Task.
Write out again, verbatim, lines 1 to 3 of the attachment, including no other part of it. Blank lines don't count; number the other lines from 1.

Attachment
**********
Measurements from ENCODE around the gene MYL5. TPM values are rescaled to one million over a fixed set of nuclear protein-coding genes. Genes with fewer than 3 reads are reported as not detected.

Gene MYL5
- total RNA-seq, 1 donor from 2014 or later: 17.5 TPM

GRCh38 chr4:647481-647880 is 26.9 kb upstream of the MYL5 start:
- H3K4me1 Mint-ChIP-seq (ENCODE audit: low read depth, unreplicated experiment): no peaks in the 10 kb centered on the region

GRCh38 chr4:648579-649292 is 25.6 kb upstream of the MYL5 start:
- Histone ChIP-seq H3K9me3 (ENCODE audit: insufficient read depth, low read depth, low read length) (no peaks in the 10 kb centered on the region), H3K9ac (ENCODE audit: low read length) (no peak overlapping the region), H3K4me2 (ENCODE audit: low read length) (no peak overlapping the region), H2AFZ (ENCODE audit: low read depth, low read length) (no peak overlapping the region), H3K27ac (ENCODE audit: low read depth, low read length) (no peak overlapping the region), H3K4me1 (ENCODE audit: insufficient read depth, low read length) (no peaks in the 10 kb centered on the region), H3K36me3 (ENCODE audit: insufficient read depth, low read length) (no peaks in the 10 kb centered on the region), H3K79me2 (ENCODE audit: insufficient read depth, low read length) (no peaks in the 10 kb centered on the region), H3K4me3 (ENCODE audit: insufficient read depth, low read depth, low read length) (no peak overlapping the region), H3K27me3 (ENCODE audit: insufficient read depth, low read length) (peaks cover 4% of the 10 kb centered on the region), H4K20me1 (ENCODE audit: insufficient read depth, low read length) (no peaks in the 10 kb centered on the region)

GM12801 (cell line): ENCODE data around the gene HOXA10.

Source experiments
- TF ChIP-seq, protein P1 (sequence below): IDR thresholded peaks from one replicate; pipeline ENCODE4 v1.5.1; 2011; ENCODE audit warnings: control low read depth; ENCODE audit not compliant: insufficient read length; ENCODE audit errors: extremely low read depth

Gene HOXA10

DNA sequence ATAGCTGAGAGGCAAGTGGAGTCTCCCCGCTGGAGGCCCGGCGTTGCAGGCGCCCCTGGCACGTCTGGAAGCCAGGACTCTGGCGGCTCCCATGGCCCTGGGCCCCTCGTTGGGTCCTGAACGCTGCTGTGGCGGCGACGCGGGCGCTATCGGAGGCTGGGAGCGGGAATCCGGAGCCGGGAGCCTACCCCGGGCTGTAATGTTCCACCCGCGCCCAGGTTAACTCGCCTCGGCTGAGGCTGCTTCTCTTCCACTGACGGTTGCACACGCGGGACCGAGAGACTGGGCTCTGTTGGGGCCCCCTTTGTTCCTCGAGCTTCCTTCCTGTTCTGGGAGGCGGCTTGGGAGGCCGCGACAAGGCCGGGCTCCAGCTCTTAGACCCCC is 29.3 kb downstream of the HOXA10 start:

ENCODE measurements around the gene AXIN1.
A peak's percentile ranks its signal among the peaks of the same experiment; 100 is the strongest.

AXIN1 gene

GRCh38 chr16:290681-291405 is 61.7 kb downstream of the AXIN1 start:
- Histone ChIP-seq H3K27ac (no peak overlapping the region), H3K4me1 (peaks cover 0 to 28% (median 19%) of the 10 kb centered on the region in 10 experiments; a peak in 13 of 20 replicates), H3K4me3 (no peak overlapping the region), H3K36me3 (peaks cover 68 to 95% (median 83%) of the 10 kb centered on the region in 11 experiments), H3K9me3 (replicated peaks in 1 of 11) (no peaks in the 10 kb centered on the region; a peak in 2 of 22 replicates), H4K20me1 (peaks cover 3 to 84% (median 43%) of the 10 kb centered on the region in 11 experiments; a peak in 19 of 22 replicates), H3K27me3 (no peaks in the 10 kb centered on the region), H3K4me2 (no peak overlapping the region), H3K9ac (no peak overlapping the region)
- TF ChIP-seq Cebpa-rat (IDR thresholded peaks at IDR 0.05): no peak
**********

Measurements from ENCODE around the gene MYL5. TPM values are rescaled to one million over a fixed set of nuclear protein-coding genes. Genes with fewer than 3 reads are reported as not detected.

Gene MYL5
- total RNA-seq, 1 donor from 2014 or later: 17.5 TPM